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The 11 Investment Personality Types (and which one best suits you)

The 11 Investment Personality Types (and which one best suits you)

Take a look down the list and see if any of the personality types listed match yourself. If you find a personality type that matches yours, then try one of the wealth building options listed.

1. Spendaholics should invest in peer-to-peer lending

Peer-to-Peer lending allows you a fair amount of control over the money you save because you can save for short amounts of time and have your money back to you very shortly. The returns are small, but it is good to be able to get your money away from you without feeling like it is gone for five years and you cannot get it back. It allows you to save a little money and remove the temptation for shopping by removing your access to money for short periods of time.

2. Workaholics should use flexible savings accounts and government bonds

If you spend most of your time working, then put large chunks of your money into flexible saving accounts. You will be able to withdraw your money whenever you need it, but otherwise it is earning interest. When you finally have a few hundred in your account and you are pretty sure you can do without it, then invest in government bonds as your saving and wealth building method. Every time you have a comfortable amount in your flexible saver, you can buy another bond.

3. Impulsive people use 3-year savings plans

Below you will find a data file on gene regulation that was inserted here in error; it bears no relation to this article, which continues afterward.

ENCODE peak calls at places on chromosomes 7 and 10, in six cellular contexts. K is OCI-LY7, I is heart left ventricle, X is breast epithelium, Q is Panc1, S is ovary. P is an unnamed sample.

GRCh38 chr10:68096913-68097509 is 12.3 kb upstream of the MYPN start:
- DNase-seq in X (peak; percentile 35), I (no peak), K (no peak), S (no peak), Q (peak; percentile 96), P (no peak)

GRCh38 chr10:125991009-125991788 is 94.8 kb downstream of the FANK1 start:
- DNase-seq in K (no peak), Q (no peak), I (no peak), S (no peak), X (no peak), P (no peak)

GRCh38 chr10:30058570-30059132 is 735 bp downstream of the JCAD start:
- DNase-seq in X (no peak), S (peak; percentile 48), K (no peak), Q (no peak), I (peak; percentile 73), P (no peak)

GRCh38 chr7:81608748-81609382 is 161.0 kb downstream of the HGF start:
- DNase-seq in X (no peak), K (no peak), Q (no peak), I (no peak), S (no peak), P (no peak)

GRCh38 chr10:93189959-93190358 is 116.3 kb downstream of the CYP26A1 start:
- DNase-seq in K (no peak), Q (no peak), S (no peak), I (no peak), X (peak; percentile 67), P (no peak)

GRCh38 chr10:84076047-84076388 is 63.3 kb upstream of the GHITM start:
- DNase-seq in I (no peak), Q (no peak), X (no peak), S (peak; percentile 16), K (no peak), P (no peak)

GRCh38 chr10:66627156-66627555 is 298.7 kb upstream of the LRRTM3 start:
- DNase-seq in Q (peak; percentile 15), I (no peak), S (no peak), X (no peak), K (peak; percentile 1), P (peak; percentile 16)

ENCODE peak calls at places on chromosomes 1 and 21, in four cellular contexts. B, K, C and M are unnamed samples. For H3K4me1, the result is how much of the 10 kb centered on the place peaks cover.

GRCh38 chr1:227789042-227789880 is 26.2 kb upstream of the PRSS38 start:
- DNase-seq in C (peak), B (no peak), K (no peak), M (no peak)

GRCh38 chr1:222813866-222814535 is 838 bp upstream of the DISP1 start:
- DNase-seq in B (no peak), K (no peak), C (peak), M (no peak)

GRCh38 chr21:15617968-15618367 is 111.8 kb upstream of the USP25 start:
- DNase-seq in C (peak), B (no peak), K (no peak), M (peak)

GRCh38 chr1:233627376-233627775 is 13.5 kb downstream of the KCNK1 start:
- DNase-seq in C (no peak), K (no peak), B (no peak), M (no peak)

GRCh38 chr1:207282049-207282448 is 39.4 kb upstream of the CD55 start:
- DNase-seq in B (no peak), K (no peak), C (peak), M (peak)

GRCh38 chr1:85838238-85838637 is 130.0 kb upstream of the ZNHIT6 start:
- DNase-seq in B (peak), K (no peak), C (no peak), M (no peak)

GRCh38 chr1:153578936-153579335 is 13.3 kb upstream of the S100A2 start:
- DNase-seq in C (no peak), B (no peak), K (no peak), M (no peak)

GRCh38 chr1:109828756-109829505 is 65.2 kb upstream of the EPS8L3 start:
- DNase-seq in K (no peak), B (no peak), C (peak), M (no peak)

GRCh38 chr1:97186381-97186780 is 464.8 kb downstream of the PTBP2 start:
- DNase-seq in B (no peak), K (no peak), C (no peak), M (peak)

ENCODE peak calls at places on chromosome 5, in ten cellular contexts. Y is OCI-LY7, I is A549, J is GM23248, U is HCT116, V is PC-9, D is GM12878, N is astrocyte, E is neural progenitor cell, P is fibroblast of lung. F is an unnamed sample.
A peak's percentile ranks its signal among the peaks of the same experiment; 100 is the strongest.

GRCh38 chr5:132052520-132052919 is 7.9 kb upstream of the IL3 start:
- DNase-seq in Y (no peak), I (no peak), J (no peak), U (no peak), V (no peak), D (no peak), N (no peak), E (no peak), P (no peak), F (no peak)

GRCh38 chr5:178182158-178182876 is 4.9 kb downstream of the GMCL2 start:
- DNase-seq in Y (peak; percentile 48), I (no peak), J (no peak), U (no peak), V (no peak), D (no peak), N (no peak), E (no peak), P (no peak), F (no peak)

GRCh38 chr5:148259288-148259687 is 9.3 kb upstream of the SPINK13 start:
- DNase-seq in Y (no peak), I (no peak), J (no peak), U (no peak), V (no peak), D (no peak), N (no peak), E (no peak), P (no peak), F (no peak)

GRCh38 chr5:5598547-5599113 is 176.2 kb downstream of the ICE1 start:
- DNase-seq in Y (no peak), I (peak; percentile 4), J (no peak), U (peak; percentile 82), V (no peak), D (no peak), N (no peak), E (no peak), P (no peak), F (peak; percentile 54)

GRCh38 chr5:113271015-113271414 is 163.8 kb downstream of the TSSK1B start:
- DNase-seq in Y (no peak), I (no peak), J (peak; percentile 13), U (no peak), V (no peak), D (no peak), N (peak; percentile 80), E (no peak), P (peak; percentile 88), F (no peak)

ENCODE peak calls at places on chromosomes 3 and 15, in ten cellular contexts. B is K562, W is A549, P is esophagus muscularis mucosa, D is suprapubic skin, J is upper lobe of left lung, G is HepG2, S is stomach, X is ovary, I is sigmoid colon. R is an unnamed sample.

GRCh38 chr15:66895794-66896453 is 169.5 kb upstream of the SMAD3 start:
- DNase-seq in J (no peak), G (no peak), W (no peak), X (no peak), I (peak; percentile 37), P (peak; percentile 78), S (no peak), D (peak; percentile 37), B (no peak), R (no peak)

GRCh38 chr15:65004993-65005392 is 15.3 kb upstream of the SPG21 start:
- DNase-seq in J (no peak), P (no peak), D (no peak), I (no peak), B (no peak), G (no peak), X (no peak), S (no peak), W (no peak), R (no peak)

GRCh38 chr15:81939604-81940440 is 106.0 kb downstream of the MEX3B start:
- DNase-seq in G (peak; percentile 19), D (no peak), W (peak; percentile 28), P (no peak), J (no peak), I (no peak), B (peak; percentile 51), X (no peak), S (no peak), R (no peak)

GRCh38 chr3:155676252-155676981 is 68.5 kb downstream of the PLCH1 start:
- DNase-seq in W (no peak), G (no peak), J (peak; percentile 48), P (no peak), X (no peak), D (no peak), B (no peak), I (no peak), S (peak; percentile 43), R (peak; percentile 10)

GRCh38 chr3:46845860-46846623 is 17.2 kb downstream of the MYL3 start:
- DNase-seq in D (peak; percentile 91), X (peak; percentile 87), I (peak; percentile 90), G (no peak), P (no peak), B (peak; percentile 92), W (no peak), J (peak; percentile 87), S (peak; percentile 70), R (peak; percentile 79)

The impulsive people among us are tempted by their own money, and the more they have as a lump sum, then the more things they think of to buy. If you are fairly impulsive, then you are going to have to go through the horror of saving. If you can muster $100 or more, then enter it into a 3-year savings plan. This locks your money away long enough so that you can forget about it. However, if your impulsive nature turns compulsive, then you still have your money back in three years so you may pay off the debt you get yourself into.

4. Patient people should invest in the bonds and financial plans

If you are patient, then one assumes you have a fair amount of discipline, are a little more organized that the average person, and are fairly un-impulsive. These are traits you need in order to be and remain a patient person. If you are patient, then you are the best type of investor. Try investing in things that do not require a lot of research or maintenance. Bonds take very little research and/or thought if you buy them from the right place, such as government bonds, and with fixed rate bonds you can see how much you are going to make before you invest. Your bank will probably have a number of other financial investment plans you can buy into where very little maintenance is required throughout the investment term.

5. Satisfaction-hungry people should invest in a range of different stocks and shares

The stocks and shares market is for people that crave satisfaction and action. The markets go up and down all the time, and as the investor invests more money in different things, his or her involvement goes up as he or she tries to buy and sell at the right time. A satisfaction-hungry can make investments in volatile investments to try and catch them on the upswing so they may sell them before they fall again.